Lawrence stopped in front of the Pearly Gates. There they were, big as can be and shining like new dimes. As he reached to push them open, they changed into a weathered door, and he stood on a familiar cement square, with a rail on one side and a homemade boot scraper on the other. Out of habit, he checked his shoes, but they were Sunday-clean. A large, golden lump of a dog lay next to the house and raised his head to growl something that almost sounded like “hello” before going back to sleep.
Lawrence pulled open the screen door and stepped onto the porch. He shrugged off his jacket and hung it from a nail over the wide wooden steps. As his hand grabbed the handle next to the door to pull himself up, he felt the years fall away, as if he could jump those stair if he wanted to. He stepped into the kitchen and saw a plate of dried beef sitting between the burners of the stove. A few thin slices lay next to the main chunk, and he crammed one into his mouth: perfect!
Just to check, he opened the brown refrigerator; two full cases of beer. He hadn’t wanted a beer in a good long time, but right then a can sounded pretty damn good.
“Hey, Dad. Grab me one of those, too.”
A voice he hadn’t heard in a good long time came from the dining room. Without wondering about it, Lawrence grabbed a second can and came in. The old table had a bright shine and the lamp had all its crystals. The chairs matched, and none were missing the slats from the back. A group of people sat around the table, drinks in front of most of them. He handed the beer to the bearded giant sitting next to the open head spot.
“Thanks. We were just waiting for you.”
“Yup. How’s it going? How’s my family doing?”
“Oh, they’re doing alright. Got a bunch of kids running around.”
“Well, that’s just fine.”
“Becky’s oldest is just like her.”
Jim started to laugh so hard he had to leave the room until he could breath again. Another voice brought Lawrence’s head around.
“Ve thought you might like to play a game.”
“I vas just visiting and they said you vas coming home today.”
The two men shook hands, as if just a week had gone by. Jim came back into the room and sat down, the plate of beef in his hand.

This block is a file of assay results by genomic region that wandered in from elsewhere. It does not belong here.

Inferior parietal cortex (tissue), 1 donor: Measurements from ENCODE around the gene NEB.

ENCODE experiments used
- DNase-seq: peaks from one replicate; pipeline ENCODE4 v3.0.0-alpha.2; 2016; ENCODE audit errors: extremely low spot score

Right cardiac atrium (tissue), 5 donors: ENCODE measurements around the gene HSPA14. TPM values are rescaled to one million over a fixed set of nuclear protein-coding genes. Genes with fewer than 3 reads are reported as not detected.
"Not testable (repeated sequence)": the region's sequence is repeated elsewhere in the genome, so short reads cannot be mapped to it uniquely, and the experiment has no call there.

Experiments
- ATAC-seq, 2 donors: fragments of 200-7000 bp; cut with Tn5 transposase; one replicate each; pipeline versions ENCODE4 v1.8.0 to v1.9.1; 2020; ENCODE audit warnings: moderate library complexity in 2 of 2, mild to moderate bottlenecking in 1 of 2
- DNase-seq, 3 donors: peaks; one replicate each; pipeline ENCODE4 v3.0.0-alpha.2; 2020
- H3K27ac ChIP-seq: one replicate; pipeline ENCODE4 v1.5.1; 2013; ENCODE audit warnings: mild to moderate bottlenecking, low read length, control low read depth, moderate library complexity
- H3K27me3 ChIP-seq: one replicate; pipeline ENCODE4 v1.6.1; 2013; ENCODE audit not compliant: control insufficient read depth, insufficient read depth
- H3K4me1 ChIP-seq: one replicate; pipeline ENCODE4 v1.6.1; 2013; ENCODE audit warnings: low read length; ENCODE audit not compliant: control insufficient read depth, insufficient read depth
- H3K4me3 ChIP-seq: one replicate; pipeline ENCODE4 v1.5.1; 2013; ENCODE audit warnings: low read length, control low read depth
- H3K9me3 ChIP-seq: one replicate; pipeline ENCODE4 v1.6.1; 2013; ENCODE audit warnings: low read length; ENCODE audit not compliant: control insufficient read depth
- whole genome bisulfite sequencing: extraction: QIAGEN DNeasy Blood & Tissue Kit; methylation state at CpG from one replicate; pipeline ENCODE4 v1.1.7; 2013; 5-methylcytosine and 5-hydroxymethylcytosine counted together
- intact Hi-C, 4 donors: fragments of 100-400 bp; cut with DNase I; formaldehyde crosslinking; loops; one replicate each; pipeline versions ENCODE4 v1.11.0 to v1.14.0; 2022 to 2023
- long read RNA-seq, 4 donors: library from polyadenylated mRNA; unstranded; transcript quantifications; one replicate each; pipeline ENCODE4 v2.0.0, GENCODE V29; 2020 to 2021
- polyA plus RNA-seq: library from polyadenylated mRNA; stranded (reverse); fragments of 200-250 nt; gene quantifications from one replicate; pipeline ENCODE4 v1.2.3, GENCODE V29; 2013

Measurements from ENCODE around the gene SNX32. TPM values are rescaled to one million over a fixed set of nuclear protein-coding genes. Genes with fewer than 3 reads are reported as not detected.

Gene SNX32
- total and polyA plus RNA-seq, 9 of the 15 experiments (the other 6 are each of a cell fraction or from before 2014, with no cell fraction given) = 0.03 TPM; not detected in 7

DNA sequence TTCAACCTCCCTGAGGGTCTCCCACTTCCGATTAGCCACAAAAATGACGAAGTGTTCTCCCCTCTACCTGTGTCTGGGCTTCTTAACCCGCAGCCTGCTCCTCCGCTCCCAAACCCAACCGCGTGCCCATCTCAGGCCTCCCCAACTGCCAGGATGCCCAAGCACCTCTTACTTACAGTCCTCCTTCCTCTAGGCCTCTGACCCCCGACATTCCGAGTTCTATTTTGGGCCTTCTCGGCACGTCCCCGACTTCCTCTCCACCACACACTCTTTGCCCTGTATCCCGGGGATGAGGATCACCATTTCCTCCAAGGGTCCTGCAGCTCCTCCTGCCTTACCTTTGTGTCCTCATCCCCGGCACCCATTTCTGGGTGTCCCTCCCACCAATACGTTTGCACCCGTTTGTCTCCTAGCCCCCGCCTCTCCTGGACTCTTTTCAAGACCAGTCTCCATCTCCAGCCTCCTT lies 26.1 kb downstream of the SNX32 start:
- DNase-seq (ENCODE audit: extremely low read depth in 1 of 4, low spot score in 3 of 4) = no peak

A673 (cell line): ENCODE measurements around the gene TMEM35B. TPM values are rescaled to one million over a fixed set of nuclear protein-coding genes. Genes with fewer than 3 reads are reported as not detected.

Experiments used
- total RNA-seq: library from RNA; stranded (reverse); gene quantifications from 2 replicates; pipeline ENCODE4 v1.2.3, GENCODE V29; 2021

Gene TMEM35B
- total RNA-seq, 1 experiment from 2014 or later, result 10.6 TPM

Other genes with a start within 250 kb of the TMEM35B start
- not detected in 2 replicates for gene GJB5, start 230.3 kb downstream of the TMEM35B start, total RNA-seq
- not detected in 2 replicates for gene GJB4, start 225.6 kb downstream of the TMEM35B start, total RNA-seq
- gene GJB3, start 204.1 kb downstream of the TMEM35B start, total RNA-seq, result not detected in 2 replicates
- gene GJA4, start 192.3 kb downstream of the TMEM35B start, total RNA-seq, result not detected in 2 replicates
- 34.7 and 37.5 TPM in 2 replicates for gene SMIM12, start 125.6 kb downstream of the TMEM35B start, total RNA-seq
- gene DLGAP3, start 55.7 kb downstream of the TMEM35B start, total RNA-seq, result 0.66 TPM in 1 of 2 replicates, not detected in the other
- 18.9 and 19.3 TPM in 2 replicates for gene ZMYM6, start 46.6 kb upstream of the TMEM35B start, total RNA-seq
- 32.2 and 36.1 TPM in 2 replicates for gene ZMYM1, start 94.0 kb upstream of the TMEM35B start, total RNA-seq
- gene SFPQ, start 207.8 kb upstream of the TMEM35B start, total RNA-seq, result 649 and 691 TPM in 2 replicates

“This is really good, Mom.”
“Tell your father; it’s his recipe.”
Lawrence turned to the voice. He knew that voice. The woman was young and bright, tall and sturdy. He fell back into his chair.
“Hello, dear. How are you?”
“Of course. Now, I don’t mind, since I wasn’t there, but I hope you’re going to knock off flirting with all the ladies now.”
He grabbed her up and hugged her.
“We’ll talk later. Right now, we have guests.”
Lawrence sat back down and drank the rest of his beer. When he finished, a bottle sat at his elbow, full of a dark, red liquid. Jim poured some in a glass and handed it over.
“You wouldn’t believe how thick the chokecherries grow around here!”
“They wouldn’t grow so thick if you’d trim them back once in awhile!” This came from a tall young man with a very serious face. He sat next to a short woman who was busily shuffling two decks of cards together. Lawrence greeted his older brother and sister-in-law.
“Where are the rest of our family?”
“They’ll be along shortly. We’ll set up some card tables for everyone.”
The last guest at the table had been quiet the whole time. Lawrence looked at him but could not place him at all. He leaned over to Jim.
Jim looked down the table and nodded to the man.
“Well, that’s God. He came to tell us you were coming.”
“Does he do that for everyone?”
“Not always, but he thought you might be interested in a game of pinochle.”
“Well, sure, but…”
The man at the other end of the table spoke, his voice like fire and wind, mountains crumbling and seas boiling.
“Are we here to talk or are we here to play cards?”